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FAR FROM CENTER

What Colombia’s presidential election means for its economy

A flyer with the image of Colombian left-wing presidential candidate Gustavo Petro and Colombian centre-right presidential candidate Rodolfo Hernandez
Reuters/Luisa Gonzalez
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Colombians head to the polls on Sunday (June 19) in a second-round presidential election that will mark a new direction for the country no matter the winner.

The race between Gustavo Petro, the leftist former mayor of Bogotá and an ex guerilla, and Rodolfo Hernández, a TikTok-savvy construction magnate, is the closest in recent memory, with polls pointing to a virtual tie. Both candidates represent a stark departure from the political establishment that has ruled Colombia for decades.

Though the Colombian economy has bounced back from the pandemic, it remains hamstrung by a huge informal sector—60% of workers are off the books—and some of the highest levels of inequality in the region. Nearly half of Colombians see the economy as getting worse, with the share increasing to almost 60% among the poorest. Both Petro and Hernández are promising radical changes.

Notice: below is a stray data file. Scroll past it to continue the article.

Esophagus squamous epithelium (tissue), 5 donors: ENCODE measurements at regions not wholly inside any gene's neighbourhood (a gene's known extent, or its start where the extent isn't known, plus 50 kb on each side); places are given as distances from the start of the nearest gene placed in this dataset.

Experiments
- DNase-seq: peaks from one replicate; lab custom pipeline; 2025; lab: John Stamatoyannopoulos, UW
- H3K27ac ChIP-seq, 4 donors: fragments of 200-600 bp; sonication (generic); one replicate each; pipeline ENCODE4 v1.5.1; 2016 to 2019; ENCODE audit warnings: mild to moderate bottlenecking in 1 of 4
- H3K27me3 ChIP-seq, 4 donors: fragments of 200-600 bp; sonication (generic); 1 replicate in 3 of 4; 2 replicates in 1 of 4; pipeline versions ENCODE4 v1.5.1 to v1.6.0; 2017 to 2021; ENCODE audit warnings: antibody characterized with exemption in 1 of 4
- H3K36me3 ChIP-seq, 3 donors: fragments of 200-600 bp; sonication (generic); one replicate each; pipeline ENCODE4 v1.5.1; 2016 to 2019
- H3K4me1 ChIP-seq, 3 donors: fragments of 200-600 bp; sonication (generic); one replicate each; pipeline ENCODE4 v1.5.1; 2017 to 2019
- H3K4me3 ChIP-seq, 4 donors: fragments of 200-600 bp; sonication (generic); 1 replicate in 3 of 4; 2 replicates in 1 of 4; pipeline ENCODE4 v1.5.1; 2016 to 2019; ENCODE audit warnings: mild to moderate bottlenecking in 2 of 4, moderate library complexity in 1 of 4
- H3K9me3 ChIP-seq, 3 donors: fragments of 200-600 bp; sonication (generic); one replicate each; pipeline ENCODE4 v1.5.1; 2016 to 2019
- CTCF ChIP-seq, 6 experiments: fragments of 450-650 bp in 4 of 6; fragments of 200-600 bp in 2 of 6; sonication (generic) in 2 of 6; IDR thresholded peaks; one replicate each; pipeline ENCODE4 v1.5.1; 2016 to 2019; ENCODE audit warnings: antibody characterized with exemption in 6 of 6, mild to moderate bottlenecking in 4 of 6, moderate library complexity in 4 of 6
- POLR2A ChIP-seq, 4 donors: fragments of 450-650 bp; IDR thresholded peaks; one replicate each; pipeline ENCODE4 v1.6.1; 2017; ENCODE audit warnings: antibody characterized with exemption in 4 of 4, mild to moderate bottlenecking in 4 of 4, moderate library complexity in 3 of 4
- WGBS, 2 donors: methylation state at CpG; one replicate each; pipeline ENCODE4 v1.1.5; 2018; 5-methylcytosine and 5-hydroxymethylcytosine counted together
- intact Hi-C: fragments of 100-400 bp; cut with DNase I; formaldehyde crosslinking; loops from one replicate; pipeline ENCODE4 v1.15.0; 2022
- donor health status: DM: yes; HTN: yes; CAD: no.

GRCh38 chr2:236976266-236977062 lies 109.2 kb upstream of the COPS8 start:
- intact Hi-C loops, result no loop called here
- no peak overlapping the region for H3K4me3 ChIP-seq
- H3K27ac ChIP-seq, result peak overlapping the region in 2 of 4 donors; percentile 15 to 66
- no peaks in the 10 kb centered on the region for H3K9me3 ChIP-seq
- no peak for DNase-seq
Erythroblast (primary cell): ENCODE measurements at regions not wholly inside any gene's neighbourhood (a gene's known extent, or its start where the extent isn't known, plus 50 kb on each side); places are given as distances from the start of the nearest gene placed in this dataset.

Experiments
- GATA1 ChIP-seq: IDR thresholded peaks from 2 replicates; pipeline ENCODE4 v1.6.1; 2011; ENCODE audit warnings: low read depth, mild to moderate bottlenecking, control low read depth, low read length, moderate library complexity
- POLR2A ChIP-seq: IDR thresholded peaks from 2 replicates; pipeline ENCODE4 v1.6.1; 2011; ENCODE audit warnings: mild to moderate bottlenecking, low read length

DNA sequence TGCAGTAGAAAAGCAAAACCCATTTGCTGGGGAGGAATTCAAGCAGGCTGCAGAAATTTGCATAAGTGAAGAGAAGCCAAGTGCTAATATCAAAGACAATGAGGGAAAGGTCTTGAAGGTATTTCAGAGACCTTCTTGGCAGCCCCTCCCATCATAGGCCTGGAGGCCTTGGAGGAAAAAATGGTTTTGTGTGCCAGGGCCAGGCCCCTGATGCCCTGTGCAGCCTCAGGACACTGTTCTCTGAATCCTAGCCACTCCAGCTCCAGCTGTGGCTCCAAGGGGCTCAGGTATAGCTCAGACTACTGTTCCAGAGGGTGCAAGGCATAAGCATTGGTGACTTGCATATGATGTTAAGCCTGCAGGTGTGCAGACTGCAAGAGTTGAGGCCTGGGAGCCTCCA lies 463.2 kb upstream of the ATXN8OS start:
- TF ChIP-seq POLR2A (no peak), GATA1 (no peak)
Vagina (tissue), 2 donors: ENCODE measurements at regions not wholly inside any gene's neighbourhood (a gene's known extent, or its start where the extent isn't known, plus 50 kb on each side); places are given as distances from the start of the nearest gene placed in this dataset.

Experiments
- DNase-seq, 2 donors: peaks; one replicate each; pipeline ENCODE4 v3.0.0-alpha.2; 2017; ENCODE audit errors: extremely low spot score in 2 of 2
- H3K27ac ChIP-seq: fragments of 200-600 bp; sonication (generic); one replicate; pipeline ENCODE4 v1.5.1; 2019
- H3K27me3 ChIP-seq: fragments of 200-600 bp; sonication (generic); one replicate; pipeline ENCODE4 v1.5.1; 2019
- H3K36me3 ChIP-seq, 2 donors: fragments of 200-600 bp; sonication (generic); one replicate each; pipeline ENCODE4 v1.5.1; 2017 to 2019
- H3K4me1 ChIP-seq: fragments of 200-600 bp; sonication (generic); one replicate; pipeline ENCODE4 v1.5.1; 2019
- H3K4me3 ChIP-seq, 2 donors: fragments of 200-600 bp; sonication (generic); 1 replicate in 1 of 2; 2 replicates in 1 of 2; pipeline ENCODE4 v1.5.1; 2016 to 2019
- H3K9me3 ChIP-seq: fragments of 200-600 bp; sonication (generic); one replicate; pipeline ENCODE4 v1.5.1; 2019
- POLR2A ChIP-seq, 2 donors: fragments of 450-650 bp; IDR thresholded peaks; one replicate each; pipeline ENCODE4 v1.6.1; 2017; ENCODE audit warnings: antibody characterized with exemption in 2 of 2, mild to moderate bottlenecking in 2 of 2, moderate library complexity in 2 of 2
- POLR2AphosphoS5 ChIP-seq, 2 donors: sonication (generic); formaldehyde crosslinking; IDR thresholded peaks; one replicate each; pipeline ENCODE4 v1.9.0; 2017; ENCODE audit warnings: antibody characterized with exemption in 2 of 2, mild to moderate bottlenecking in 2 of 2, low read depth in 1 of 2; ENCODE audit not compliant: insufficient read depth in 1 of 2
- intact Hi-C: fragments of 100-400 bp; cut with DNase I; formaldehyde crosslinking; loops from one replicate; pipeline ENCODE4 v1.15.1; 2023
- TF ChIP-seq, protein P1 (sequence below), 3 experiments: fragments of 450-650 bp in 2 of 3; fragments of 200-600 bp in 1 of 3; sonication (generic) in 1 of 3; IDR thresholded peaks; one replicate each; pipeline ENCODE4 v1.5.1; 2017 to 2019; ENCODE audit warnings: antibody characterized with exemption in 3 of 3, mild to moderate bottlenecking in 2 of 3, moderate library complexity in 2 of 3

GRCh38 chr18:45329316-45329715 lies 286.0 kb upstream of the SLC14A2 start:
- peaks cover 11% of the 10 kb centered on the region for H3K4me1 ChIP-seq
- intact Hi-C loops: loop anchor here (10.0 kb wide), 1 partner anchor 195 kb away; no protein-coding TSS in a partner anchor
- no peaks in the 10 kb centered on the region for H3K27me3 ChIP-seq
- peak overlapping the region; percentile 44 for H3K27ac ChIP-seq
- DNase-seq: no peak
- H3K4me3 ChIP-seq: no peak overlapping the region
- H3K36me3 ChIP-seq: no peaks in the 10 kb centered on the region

It’s part of a broader movement in the region away from the political center and towards the extremes. Here’s a look at the two candidates’ economic agenda:

🛢️ Oil

Petro wants to halt new development of oil, Colombia’s top export, and phase out fossil fuels. Hernández, too, wants to move to clean energy, but wants to keep the oil industry running.

🚢 Trade

Both candidates lean toward protectionist policies. They have said they want to revisit trade deals and increase tariffs.

🧾 Taxes

Petro wants to increase tax collections by 5%, in part, by cutting company exemptions (link in Spanish). Hernández, meanwhile, wants to slash the value added tax by nearly half and attack corruption to curb government spending.

🥅  Social safety net

The two candidates want to give older Colombians (Spanish) who don’t qualify for the pension system a monthly stipend.

Petro is proposing the government provide a job to unemployed Colombians who can’t find one. Hernández, meanwhile, wants to boost jobs (Spanish) by cutting red tape and supporting small companies and startups.

Polls close at 4pm local time on Sunday, with election results expected later in the evening. Whoever wins will have to patch divisions among both the electorate and congress to implement change.

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